If you’re a top bank executive and your bank fails on your watch, this is what you say when called before the Senate Banking Committee:
It’s not my fault!
And, if you’re feeling especially feisty:
It’s the Fed’s fault!
This last was from Gregory W. Becker, former chief executive of Silicon Valley Bank, or SVB, in his prepared testimony:
The messaging from the Federal Reserve was that interest rates would remain low and that inflation that was starting to bubble up would only be transitory. [italics his]
Becker, who repeated that sentiment under questioning by Senator Jon Tester, Democrat of Montana, absorbed most of the blows from his Senate interlocutors. Former Signature Bank chairman Scott A. Shay and current Signature chairman Eric R. Howell were less voluble in their prepared testimonies, and perhaps that reduced their savaging. Still, executives at both banks made clear, under questioning, that it’s not my fault!
SVB’s Becker, asked by Senator Raphael Warnock, Democrat of Georgia, whether poor management caused SVB’s failure, replied: “It was a series of unprecedented events that all came together in the fastest bank run in history.”
Signature’s Howell to Senator Catherine Cortez Masto, Democrat of Nevada: “I don’t believe there was mismanagement at the bank.”
Were it you or me sitting at that witness table, we might play the tragic hero and accept responsibility for SVB’s or Signature’s failure. “When the ship runs aground, the buck stops with the skipper.” That sort of thing. The ship’s captain metaphor is one I’ve applied to this scandal before, and at the hearing, so did J.D. Vance, the freshman Republican senator from Ohio. It’s what big shots are advised to say in leadership seminars even when they don’t especially feel blameworthy. As William Ernest Henley put it in his 1888 poem “Invictus,” which every corporate chairman encounters at one time or another:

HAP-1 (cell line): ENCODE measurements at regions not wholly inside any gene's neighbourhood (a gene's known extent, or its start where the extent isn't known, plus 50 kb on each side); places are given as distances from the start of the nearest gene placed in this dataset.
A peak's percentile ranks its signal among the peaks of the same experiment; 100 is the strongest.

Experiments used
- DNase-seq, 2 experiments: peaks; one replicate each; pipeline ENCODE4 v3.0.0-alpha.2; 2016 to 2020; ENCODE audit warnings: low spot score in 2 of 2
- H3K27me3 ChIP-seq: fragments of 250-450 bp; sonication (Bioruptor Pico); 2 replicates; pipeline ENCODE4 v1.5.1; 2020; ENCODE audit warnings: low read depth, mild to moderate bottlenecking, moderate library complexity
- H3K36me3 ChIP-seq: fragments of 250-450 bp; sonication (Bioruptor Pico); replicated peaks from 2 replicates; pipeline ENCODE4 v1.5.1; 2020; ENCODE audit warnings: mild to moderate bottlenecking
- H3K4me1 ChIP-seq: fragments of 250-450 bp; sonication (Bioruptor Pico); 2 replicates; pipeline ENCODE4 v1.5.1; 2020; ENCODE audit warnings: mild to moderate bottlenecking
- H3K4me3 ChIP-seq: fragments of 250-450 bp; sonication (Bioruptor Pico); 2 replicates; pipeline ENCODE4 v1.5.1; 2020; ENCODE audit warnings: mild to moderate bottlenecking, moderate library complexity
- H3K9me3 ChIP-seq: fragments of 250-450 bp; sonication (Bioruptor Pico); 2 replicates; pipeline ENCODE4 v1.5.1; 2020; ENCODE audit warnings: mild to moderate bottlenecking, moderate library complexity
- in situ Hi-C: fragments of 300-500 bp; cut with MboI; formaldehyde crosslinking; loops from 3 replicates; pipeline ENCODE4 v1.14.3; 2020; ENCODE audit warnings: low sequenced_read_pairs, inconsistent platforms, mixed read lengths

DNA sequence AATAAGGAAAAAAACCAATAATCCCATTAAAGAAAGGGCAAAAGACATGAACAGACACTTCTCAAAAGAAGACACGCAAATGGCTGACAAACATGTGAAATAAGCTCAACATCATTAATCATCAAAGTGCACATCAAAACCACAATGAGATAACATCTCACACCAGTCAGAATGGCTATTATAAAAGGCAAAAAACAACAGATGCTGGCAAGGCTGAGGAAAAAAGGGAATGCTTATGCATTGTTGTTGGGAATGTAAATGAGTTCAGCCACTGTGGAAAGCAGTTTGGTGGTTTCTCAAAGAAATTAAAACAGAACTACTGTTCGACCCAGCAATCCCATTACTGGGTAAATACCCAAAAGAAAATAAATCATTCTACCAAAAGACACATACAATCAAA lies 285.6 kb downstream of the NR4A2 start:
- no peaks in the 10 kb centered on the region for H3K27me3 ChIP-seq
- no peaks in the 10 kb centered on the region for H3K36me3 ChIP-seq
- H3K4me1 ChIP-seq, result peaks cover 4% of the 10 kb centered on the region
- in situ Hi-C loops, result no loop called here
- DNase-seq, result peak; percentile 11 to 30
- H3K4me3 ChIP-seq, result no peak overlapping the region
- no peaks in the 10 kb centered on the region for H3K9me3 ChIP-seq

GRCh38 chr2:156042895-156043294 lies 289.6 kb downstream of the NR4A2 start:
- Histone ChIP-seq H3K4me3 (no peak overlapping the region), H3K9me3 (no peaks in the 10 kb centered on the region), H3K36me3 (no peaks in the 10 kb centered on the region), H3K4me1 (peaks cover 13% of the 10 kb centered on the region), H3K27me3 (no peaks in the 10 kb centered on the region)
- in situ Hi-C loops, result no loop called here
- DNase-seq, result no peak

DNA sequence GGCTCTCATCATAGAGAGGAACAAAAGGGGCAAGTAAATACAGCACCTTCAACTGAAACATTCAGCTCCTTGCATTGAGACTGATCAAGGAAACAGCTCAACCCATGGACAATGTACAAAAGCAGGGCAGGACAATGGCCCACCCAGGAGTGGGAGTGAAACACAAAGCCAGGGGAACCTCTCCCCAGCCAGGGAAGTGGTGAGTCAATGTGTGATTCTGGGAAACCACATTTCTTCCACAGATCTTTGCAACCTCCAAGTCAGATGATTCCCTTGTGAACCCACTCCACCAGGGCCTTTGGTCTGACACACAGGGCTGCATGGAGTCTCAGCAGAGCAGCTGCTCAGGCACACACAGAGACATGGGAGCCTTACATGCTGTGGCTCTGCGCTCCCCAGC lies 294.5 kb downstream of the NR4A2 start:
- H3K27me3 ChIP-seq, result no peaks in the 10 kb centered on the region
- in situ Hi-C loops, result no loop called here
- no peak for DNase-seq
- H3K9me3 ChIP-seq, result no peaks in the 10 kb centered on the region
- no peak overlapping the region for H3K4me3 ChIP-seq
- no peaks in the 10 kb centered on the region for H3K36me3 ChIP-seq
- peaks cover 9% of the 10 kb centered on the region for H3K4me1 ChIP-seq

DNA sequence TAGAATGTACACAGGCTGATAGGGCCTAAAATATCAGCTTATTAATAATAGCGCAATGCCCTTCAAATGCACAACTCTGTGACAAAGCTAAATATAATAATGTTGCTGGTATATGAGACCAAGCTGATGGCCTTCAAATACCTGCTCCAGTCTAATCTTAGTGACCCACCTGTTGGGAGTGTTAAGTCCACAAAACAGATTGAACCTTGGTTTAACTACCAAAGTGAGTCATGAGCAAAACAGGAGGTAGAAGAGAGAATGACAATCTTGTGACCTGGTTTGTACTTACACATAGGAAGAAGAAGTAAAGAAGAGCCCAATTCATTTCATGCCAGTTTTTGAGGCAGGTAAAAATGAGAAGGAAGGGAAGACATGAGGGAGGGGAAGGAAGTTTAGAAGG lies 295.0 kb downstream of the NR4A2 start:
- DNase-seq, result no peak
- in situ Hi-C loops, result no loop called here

It matters not how strait the gate,
How charged with punishments the scroll,
I am the master of my fate,
I am the captain of my soul.
But Becker and Shay and Howell have surely been advised by their lawyers to avoid such theatrics. They’re not free to assume responsibility for their bank failures, even if they want to, because they’re being sued by shareholders at both banks who got wiped out when the banks went bust. (Deposit holders got bailed out by the Federal Deposit Insurance Corporation, but shareholders did not.) The slightest gesture toward remorse will increase whatever penalty these executives pay in the very likely event that they lose these lawsuits.
That made all three bank chiefs ideal punching bags for Republican and Democratic senators alike. In these partisan times, we all can agree that Becker, Shay, and Howard screwed the pooch.
I even found myself half-rooting for that cornpone fraud, Senator John Kennedy, Republican of Louisiana who, despite denigrating the “cultured, cosmopolitan, goat’s milk latte-drinkin’, avocado toast-eating, insiders elite,” is himself credentialed within an inch of his life: Vanderbilt (magna), University of Virginia Law (executive editor, law review, and order of the coif), and Oxford (first-class honors).
“Mr. Becker,” Kennedy said, “when interest rates go up, the price of government bonds, especially long-term, long-maturity bonds, goes down, doesn’t it?”
“Yes,” replied Becker.
“And you don’t have to be Ahnstahn’s cousin to know that, do ye?” (Einstein’s cousin is a favorite Kennedy trope.)
“No, you don’t.”
The two quarreled a little over whether SVB hedged against a drop in the value of government bonds; clearly it didn’t hedge enough. “Now if you’d bought those haydges, that would have cut into your profits, wouldn’t it?” Kennedy said.
“Senator, I don’t know the details of the decisions that the team were evaluating.”
“But if you bought a haydge, the haydge costs money, and it would have decreased your profits, wouldn’t it? Do haydges cost money?”
“Yes, they do.”
“And so, if you bought haydges, you’d have less money, right?”
“Senator, it depends upon—yes, they would cost money, but it depends upon how—”
“And if you’d made less money, that would’ve affected your bonus, wouldn’t it?”